Health insurance and care for expats in Germany

Healthcare is an important consideration, particularly when migrating to a foreign country. Germany has one of the best healthcare systems in the world. The country’s health insurance schemes encompass both Germans and expats. Here is a glimpse of the healthcare situation for migrants in Germany.


Health insurance in Germany is compulsory for all residents, natives and foreigners. It is mandatory for foreigners traveling to Germany to have travel insurance which is valid in all Schengen member states. Expats must have travel insurance at the time of applying for a German visa. This should be converted to statutory or private health insurance after obtaining a residence or work permit. To be valid the health insurance should provide a minimum cover of EUR 30,000.


The two types of health insurance in Germany are statutory or public, and private. Statutory health insurance is provided by the government. German citizens and foreigners pay social contributions which include the cost of statutory health insurance. Spouses, partners, and children under 23 (25 if studying) of expats do not pay social contributions as long as they earn less than EUR 450 per month. Students less than 30 years of age enrolled in degree programs at German universities can choose to register for statutory health insurance. Students more than 30 years of age, PhD scholars, language preparatory course students, and guest scientists are not eligible for statutory health insurance. They can get private health insurance in Germany. Tourists and business travelers with short stays in Germany (typically less than a year) can also get private health insurance. Short term visitors from the EU, EEA or Switzerland can use their European Health Insurance Card (EHIC) in Germany.


Statutory health insurance for international students costs about EUR 110 per month. It is available to all natives and foreigners whose annual income is EUR 60,750 or less. Those with annual incomes above this can buy private health insurance. Buying private insurance is optional. The statutory insurance covers all medical needs of expats while in Germany. This includes repatriation for medical reasons. Statutory health insurance also covers the basic costs of pregnancy and childbirth at public hospitals. Health insurance payments in Germany are shared between workers and employers.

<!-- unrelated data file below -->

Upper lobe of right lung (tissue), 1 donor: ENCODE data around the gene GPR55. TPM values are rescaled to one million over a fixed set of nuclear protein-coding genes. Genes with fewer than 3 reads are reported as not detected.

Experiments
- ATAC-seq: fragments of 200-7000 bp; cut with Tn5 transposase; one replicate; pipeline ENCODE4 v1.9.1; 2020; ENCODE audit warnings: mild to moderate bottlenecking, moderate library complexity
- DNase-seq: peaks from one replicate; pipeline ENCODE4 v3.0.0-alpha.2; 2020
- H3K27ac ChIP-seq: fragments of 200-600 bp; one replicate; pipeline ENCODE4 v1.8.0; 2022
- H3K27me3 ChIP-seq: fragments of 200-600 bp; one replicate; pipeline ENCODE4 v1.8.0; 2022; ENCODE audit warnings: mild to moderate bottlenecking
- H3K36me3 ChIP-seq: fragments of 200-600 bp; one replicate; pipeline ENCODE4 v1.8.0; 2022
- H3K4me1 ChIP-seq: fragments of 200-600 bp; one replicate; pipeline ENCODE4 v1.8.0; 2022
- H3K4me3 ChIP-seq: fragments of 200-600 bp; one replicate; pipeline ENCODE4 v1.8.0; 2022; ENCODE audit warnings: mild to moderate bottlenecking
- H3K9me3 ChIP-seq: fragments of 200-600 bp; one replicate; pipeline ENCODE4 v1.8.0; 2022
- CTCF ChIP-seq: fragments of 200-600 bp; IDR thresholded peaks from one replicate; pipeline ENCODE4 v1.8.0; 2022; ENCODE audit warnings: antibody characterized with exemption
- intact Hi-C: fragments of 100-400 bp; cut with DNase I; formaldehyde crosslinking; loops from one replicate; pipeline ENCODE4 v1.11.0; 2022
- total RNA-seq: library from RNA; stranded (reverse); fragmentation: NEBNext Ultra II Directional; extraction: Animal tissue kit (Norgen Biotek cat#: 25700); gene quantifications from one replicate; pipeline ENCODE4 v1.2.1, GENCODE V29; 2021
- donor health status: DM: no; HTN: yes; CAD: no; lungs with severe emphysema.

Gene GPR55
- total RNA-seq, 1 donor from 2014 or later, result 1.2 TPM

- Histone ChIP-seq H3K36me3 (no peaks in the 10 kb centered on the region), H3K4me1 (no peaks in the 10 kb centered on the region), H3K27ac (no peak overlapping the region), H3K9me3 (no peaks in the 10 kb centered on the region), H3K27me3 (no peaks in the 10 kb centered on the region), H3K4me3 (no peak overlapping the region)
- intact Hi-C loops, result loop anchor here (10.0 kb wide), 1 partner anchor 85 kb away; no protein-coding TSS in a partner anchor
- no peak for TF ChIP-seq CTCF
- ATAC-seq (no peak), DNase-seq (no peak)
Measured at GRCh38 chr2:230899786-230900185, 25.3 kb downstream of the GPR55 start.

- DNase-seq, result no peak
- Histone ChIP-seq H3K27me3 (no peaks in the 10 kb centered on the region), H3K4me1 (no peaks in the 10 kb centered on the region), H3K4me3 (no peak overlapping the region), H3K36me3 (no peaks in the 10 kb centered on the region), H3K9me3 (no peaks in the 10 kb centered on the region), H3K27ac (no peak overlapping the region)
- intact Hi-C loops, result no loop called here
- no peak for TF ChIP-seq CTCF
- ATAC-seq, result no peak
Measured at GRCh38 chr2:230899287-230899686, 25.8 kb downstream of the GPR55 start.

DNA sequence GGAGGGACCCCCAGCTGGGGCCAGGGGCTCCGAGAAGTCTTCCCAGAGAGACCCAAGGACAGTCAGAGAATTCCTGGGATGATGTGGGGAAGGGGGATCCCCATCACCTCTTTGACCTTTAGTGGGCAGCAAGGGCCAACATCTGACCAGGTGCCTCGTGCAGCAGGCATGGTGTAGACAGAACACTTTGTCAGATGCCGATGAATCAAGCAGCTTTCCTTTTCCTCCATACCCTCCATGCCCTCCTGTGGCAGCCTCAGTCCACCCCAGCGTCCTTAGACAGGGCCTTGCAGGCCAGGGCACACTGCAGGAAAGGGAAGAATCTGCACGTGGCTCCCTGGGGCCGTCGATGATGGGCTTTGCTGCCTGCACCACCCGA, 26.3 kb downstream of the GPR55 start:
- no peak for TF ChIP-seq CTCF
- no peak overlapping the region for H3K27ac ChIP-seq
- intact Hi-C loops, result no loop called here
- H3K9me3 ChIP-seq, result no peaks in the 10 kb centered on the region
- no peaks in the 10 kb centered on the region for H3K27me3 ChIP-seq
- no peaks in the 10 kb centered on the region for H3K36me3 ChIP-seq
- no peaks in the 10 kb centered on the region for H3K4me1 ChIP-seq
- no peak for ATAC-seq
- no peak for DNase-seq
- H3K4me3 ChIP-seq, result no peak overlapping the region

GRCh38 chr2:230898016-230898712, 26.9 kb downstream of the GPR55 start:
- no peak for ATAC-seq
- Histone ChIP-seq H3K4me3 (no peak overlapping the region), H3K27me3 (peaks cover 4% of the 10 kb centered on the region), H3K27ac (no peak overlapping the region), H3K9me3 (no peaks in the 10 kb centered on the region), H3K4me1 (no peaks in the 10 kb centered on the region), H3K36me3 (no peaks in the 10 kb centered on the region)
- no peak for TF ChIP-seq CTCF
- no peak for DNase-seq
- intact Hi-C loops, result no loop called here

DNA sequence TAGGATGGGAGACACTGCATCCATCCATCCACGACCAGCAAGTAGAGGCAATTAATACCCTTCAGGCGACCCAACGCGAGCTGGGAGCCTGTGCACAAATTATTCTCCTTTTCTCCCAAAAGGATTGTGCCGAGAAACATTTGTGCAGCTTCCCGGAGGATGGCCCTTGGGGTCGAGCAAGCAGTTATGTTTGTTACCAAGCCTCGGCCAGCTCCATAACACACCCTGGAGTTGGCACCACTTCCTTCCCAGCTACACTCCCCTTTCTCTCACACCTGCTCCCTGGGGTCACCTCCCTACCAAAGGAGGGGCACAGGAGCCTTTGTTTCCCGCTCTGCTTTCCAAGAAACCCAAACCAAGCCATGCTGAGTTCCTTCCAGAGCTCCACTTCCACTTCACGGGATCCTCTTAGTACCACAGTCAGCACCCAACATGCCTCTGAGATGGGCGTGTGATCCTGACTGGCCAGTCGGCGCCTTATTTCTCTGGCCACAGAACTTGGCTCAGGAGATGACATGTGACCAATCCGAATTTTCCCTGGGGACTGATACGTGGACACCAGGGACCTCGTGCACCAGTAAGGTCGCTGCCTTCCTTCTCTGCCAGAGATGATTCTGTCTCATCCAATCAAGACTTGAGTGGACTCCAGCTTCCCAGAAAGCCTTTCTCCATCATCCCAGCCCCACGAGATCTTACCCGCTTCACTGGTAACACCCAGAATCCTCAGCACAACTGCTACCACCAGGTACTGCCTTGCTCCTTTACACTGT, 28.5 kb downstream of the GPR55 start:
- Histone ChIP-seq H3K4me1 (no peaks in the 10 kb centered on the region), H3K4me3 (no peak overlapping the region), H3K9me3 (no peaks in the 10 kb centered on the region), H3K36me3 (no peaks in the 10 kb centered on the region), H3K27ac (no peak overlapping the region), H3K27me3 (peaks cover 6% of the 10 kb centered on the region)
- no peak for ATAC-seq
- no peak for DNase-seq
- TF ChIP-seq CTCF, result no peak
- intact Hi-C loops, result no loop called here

Private health insurance in Germany is offered by insurers such as Allianz Care, AXA, and Cigna Global. Allianz Care offers plans that stat at EUR 92 per month. These cover everyday medical expenses, emergency treatments, dental, surgical, and outpatient fees. Maternity care costs EUR 36 per month more. Expats can get private health insurance quotes even before arriving in Germany.


Health insurance in Germany is truly comprehensive. It covers medical and dental treatments, medicines, hospital stays, and sick pay. Healthcare is provided by public and private hospitals. With statutory health insurance the German state healthcare infrastructure is accessible to foreigners. Germany has more than 2,000 hospitals. Half of these are state-run. Others are either privately run or operated by non-profit organizations. German hospitals in both public and private sectors are world class. The WHO reported in 2017 that among EU members Germany has the highest number of physicians, nurses, and hospital beds. The country’s per capita expenditure on healthcare is the second highest in the EU, exceeded only by Austria. Life expectancy in Germany is 80.7 years, marginally higher than the EU average of 80.6. German doctors and medical personnel are well-trained. The vast majority of them speak English.


In Germany all prescriptions given by doctors must be filed at pharmacies. A German pharmacy is called an ‘Apotheke’.  These are convenient, widely distributed, and easily recognized from their signage. Germany has a very strict drug dispensation policy. Certain medications such as antibiotics can only be bought with doctors’ prescriptions. German pharmacists are highly trained, and can give advice on correct use and dosage of drugs. Medicines in Germany are cheaper compared to the US, and even other EU states such as Spain and Switzerland. A consortium of drug manufacturers and insurers keeps the price of drugs in Germany affordable. Millions of migrant workers live and work in Germany. They send regular remittances to their families using mobile solutions like the Ria Money Transfer App. For them the comprehensive and caring German healthcare system is a great benefit. The country clearly prioritizes health for both natives and foreigners.

About the author:

Hemant G is a contributing writer at Sparkwebs LLC, a Digital and Content Marketing Agency. When he’s not writing, he loves to travel, scuba dive, and watch documentaries.